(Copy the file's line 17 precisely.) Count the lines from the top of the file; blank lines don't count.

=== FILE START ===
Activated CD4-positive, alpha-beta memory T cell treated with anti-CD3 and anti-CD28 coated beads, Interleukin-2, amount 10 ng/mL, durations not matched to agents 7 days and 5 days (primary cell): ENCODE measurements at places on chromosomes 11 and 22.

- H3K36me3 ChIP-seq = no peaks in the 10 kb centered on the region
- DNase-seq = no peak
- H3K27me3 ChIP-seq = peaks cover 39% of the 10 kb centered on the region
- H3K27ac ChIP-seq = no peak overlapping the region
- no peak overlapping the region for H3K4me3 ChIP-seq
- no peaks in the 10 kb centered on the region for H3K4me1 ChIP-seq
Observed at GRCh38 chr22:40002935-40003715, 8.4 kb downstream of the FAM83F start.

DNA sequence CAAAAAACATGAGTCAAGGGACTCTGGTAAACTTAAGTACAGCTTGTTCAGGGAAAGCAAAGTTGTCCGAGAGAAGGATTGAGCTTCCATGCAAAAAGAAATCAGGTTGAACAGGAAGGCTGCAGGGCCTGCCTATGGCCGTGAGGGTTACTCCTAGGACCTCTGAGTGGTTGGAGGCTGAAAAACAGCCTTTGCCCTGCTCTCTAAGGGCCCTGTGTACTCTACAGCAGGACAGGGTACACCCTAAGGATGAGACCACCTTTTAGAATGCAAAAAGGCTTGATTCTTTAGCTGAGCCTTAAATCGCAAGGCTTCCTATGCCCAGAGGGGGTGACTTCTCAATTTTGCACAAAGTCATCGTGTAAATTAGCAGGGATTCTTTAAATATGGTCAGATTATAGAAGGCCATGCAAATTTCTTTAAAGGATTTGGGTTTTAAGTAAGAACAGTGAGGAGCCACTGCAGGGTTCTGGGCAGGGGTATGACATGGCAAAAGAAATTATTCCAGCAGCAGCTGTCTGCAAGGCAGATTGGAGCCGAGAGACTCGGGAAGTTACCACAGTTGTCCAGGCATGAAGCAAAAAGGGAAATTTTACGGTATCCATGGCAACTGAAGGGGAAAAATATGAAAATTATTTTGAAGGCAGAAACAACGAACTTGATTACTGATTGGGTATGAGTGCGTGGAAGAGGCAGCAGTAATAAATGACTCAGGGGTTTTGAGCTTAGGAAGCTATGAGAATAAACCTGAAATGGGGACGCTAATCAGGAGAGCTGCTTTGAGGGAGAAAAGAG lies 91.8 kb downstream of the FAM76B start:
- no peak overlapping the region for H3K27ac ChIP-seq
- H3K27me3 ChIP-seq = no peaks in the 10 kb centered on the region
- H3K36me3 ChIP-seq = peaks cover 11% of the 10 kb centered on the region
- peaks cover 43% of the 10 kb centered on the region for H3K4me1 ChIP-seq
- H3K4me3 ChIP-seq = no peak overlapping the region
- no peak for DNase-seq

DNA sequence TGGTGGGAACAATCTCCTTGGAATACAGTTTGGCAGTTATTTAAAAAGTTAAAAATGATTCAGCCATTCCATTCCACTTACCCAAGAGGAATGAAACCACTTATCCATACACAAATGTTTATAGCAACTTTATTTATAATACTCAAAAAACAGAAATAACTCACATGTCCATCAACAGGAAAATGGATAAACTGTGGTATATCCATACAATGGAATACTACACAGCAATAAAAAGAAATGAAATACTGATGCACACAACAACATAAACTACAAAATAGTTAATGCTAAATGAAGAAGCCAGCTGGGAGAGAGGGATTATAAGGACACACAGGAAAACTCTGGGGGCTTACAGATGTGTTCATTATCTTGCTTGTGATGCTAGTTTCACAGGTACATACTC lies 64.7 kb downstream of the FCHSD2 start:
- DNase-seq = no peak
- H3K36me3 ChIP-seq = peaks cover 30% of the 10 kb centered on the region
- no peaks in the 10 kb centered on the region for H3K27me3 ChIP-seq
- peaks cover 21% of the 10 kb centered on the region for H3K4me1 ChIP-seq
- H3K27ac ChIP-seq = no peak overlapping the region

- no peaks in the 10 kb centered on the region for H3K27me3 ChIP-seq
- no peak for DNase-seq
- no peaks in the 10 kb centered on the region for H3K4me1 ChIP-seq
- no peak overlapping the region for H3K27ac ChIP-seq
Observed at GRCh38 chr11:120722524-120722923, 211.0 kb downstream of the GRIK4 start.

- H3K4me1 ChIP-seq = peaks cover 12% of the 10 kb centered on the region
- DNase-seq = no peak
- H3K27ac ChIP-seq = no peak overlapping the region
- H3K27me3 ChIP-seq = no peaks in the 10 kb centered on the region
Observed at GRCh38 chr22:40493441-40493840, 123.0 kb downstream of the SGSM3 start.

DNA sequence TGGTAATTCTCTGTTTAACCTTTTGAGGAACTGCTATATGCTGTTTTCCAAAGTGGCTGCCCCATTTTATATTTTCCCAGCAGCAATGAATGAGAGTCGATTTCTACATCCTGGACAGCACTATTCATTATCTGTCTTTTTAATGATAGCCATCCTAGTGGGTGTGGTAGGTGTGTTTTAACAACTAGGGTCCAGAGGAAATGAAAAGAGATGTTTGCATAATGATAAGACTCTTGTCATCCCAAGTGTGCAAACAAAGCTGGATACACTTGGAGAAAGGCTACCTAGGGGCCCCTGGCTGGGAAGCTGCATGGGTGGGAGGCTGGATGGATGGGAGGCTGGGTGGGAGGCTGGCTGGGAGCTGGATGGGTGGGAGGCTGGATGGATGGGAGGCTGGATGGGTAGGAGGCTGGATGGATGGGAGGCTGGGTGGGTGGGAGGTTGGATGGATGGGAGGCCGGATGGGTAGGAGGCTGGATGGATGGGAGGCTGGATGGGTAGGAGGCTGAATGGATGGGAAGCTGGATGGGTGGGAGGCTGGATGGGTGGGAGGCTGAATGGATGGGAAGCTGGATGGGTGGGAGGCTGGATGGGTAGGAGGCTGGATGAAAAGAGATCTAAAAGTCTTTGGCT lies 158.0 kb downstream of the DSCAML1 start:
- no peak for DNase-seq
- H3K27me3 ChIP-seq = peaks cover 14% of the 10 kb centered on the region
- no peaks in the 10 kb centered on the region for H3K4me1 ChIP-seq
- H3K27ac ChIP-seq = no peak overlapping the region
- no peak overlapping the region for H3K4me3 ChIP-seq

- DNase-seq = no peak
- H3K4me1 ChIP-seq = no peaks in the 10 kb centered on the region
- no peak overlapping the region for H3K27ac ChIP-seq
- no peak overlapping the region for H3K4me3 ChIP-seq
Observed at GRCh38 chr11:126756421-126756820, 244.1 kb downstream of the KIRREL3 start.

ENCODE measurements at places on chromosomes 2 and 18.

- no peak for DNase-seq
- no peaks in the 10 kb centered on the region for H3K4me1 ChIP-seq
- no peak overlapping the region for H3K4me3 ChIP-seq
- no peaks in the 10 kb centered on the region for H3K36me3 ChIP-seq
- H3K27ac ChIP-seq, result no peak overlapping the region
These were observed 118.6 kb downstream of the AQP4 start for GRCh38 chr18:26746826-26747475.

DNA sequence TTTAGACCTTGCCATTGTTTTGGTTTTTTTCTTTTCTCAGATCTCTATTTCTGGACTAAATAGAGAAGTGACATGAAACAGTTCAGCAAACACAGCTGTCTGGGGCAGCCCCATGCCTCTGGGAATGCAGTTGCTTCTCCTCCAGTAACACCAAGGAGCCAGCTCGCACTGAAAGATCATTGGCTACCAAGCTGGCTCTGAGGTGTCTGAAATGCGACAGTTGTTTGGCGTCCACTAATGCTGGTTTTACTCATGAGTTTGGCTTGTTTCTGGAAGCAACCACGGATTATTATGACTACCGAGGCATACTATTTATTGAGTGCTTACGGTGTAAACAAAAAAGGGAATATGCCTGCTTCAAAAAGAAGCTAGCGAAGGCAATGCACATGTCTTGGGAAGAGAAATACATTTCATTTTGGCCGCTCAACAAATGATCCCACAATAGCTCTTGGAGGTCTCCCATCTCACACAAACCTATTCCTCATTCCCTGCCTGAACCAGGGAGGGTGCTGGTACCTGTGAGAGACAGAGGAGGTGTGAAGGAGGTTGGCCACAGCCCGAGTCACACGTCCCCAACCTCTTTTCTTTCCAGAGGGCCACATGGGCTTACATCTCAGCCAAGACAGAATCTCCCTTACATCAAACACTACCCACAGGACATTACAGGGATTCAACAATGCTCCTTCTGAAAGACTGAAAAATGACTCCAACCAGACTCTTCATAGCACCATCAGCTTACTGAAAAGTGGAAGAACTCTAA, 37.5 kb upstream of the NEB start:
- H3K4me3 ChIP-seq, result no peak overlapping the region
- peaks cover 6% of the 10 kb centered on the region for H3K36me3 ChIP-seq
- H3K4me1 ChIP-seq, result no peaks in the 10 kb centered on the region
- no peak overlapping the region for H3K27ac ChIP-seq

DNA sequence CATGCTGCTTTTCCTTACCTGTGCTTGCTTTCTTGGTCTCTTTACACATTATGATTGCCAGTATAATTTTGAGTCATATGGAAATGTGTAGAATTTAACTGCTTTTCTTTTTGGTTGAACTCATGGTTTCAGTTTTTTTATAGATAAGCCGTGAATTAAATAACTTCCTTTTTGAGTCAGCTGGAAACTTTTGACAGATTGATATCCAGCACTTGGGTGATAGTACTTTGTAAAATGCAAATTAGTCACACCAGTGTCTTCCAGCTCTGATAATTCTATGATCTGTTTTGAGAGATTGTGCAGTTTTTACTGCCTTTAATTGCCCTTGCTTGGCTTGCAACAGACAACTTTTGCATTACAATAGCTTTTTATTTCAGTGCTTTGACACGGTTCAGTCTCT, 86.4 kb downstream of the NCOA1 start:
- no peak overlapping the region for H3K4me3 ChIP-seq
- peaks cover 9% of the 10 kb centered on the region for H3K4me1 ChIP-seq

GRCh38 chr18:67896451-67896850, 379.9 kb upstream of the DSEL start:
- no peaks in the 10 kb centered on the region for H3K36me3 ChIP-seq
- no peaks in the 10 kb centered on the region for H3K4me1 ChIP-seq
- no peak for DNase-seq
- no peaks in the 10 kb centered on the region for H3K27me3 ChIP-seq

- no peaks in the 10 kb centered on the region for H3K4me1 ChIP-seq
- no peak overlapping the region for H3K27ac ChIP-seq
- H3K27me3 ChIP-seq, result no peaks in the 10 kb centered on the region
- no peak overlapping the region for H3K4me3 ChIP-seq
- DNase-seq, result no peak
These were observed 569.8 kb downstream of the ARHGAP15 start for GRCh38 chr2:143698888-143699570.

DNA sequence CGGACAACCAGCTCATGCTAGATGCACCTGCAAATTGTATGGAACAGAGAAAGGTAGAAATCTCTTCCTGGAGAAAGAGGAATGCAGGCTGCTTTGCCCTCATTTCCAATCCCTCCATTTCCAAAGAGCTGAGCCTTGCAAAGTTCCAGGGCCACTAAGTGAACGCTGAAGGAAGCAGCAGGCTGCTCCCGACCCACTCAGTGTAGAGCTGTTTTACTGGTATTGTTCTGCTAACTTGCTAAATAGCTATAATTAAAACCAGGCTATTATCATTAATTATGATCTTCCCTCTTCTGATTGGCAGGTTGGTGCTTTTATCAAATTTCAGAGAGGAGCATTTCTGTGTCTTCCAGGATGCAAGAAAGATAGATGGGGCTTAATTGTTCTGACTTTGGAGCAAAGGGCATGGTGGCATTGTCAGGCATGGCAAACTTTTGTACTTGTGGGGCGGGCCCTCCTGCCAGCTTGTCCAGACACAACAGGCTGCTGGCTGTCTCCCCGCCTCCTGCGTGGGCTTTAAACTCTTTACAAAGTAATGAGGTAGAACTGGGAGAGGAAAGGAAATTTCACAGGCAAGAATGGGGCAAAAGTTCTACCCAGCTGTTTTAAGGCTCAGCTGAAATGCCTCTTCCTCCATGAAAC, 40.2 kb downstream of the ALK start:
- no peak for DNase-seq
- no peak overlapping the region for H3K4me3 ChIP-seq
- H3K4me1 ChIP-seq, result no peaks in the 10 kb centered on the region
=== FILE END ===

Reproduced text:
- DNase-seq = no peak